The self-employed deserve better social protection | Daily Express Online

ALTHOUGH the flexibility offered by the gig economy has encouraged more Malaysians to become self-employed in recent years, the Covid-19 pandemic reveals the vulnerability of the social protection system in Malaysia.

With various lockdown measures introduced in the country, more self-employed people are finding it difficult to maintain their business activities.

While many businesses were forced to close temporarily when the Movement Control Order (MCO) began in early March last year, the Department of Statistics Malaysia (DOSM) revealed in its investigative findings that 46.6% of the self-employed had lost their job. Only 5% of the self-employed in Malaysia had enough savings to last at least three months.

Unlike a typical employee who earns a constant monthly salary, the self-employed must find many sources of income to meet the rising cost of living.

ADVERTISING

Traditional employees could also save more as they are eligible to receive fixed bonuses at the end of the year. A self-employed person, on the other hand, has to work harder to maintain their income and savings.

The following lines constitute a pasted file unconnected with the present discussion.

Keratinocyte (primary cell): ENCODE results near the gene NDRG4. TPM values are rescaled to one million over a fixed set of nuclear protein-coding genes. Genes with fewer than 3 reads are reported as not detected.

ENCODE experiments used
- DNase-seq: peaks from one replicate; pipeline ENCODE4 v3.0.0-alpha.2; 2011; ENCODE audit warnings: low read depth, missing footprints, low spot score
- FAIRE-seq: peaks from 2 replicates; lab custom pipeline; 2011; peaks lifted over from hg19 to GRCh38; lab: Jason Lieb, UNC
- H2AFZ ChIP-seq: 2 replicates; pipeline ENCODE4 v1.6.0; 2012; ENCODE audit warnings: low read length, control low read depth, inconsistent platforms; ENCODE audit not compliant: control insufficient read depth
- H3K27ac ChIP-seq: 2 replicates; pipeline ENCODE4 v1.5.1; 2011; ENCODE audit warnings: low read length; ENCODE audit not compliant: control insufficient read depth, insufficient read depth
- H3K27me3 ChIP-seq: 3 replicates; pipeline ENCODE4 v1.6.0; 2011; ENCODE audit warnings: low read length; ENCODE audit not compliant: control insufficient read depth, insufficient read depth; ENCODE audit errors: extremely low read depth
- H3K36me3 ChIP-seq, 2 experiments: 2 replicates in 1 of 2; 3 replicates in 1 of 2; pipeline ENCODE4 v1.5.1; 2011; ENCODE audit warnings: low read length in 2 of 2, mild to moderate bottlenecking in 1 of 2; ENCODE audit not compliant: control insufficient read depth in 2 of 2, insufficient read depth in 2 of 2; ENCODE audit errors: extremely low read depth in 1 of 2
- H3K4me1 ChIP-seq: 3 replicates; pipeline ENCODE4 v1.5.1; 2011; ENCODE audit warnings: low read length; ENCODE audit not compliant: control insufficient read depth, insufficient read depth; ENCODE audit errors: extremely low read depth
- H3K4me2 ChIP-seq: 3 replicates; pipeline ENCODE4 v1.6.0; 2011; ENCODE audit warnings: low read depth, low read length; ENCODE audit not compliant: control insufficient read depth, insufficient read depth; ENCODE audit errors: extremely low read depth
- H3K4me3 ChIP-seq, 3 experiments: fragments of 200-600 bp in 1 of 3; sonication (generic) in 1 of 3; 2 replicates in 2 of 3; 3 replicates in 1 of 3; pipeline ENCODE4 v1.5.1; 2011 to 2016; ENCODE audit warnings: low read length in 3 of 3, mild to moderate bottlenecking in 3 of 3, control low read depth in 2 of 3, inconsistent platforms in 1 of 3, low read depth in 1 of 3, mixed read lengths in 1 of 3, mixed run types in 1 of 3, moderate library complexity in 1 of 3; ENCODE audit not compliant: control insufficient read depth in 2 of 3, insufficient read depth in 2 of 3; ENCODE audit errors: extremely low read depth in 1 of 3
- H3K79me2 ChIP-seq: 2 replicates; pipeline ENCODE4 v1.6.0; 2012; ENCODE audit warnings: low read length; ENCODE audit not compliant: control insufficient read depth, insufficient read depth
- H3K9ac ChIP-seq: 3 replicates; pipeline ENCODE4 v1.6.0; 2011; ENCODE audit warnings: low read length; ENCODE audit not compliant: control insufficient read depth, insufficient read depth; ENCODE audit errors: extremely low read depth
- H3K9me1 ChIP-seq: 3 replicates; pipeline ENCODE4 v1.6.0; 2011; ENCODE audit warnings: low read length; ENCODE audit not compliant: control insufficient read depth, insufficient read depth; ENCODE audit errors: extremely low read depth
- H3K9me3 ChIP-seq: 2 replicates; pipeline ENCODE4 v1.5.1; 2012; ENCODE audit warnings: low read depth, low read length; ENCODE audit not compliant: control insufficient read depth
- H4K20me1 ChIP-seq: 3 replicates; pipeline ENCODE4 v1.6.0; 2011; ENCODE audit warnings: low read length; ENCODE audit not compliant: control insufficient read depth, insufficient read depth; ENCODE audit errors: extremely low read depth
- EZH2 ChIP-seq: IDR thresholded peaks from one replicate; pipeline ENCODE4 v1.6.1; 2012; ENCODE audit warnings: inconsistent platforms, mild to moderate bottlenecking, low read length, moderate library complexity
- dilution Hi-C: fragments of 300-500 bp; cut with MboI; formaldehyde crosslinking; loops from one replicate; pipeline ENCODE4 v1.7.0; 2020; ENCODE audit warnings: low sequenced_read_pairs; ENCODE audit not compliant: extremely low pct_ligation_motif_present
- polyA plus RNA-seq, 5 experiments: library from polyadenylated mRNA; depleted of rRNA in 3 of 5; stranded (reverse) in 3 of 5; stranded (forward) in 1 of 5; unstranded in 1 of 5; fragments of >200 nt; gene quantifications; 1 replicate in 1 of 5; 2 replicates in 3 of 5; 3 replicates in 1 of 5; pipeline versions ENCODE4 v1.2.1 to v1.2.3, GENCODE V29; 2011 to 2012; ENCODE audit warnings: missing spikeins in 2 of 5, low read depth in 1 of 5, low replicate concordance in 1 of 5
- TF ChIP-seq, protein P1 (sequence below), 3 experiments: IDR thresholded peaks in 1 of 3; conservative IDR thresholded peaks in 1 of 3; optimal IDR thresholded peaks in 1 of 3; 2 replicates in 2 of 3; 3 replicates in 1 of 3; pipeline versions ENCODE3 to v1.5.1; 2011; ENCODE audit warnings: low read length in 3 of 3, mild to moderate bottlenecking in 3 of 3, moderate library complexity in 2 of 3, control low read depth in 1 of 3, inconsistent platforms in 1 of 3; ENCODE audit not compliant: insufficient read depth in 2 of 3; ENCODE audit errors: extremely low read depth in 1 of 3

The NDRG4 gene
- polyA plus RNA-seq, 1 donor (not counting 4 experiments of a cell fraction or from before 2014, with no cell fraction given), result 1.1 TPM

Since self-employed people’s incomes can vary widely, they may not have the ability to commit to annual bonuses or have a good enough credit rating to access loans. When they could not access any loans from formal financial institutions, their last resort was to borrow money from family and friends. Only then, at least, could they cover monthly rent, utilities, and related overhead.

In addition, self-employed workers may be forced to continue working in the event of illness as they are not entitled to any sickness benefit.

Therefore, self-employment is considered a type of vulnerable employment. The self-employed are not covered by work-related social protection (i.e. health insurance and pension funds) or are entitled to certain employment-related benefits (i.e. say paid holidays and sick leave).